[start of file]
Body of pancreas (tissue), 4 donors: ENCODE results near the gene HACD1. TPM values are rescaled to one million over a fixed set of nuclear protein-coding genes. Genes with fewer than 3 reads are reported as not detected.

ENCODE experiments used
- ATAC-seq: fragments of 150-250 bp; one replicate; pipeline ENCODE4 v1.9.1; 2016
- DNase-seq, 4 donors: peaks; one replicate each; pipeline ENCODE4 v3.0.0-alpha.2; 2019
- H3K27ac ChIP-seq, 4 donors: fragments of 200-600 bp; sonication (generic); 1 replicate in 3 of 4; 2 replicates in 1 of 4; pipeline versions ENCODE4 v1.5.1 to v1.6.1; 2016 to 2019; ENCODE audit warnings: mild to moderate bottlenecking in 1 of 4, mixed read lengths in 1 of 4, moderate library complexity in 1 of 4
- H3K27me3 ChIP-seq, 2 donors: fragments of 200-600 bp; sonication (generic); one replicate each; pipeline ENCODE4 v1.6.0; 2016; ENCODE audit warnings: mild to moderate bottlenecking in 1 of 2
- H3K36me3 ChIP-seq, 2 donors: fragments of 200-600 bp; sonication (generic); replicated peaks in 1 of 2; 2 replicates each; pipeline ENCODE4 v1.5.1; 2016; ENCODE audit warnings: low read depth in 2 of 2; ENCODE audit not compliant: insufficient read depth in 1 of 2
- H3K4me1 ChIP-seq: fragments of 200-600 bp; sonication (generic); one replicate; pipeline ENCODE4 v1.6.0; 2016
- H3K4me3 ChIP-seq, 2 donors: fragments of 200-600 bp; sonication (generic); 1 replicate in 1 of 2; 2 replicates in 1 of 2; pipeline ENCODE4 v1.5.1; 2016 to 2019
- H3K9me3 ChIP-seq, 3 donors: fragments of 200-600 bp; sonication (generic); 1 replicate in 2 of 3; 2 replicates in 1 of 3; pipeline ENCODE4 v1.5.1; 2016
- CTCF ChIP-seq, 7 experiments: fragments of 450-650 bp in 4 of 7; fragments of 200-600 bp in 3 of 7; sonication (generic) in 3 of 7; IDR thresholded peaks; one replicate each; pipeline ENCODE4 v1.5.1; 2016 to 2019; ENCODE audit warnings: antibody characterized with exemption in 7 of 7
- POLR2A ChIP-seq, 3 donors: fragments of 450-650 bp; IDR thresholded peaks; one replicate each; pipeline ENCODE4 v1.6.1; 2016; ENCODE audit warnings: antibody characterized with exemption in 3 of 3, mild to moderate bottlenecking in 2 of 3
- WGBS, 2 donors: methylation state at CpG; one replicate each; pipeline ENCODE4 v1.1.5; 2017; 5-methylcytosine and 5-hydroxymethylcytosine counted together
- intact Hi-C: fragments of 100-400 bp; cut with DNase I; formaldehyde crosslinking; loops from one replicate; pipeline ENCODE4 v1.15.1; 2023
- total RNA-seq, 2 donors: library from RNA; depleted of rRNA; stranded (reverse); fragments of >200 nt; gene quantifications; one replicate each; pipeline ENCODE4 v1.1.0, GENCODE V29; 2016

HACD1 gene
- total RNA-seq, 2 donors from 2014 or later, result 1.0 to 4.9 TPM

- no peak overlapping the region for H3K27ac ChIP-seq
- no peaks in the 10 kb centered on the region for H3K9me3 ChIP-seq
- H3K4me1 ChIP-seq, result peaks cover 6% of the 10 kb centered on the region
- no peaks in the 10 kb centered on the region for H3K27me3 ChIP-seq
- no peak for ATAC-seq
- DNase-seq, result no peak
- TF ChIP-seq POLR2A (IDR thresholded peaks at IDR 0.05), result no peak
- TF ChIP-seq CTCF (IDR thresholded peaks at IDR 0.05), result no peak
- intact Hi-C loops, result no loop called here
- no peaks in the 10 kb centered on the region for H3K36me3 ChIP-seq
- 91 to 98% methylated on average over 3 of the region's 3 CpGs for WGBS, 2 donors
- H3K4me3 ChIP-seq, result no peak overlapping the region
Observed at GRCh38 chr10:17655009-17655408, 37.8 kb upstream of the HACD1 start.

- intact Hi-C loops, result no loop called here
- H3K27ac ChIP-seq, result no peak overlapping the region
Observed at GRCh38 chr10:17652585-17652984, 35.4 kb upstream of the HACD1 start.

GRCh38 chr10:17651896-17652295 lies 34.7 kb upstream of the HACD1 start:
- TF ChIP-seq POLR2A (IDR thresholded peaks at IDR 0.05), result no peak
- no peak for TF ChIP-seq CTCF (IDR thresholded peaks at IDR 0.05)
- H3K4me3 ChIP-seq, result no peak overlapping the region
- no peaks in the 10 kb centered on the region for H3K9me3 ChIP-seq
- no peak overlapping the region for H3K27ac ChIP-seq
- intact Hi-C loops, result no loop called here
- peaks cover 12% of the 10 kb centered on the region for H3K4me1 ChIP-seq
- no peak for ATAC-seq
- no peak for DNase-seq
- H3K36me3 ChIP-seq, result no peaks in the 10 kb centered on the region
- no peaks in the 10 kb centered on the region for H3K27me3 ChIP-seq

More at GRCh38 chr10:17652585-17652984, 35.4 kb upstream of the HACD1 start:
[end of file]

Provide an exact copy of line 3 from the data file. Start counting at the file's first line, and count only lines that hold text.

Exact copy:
- ATAC-seq: fragments of 150-250 bp; one replicate; pipeline ENCODE4 v1.9.1; 2016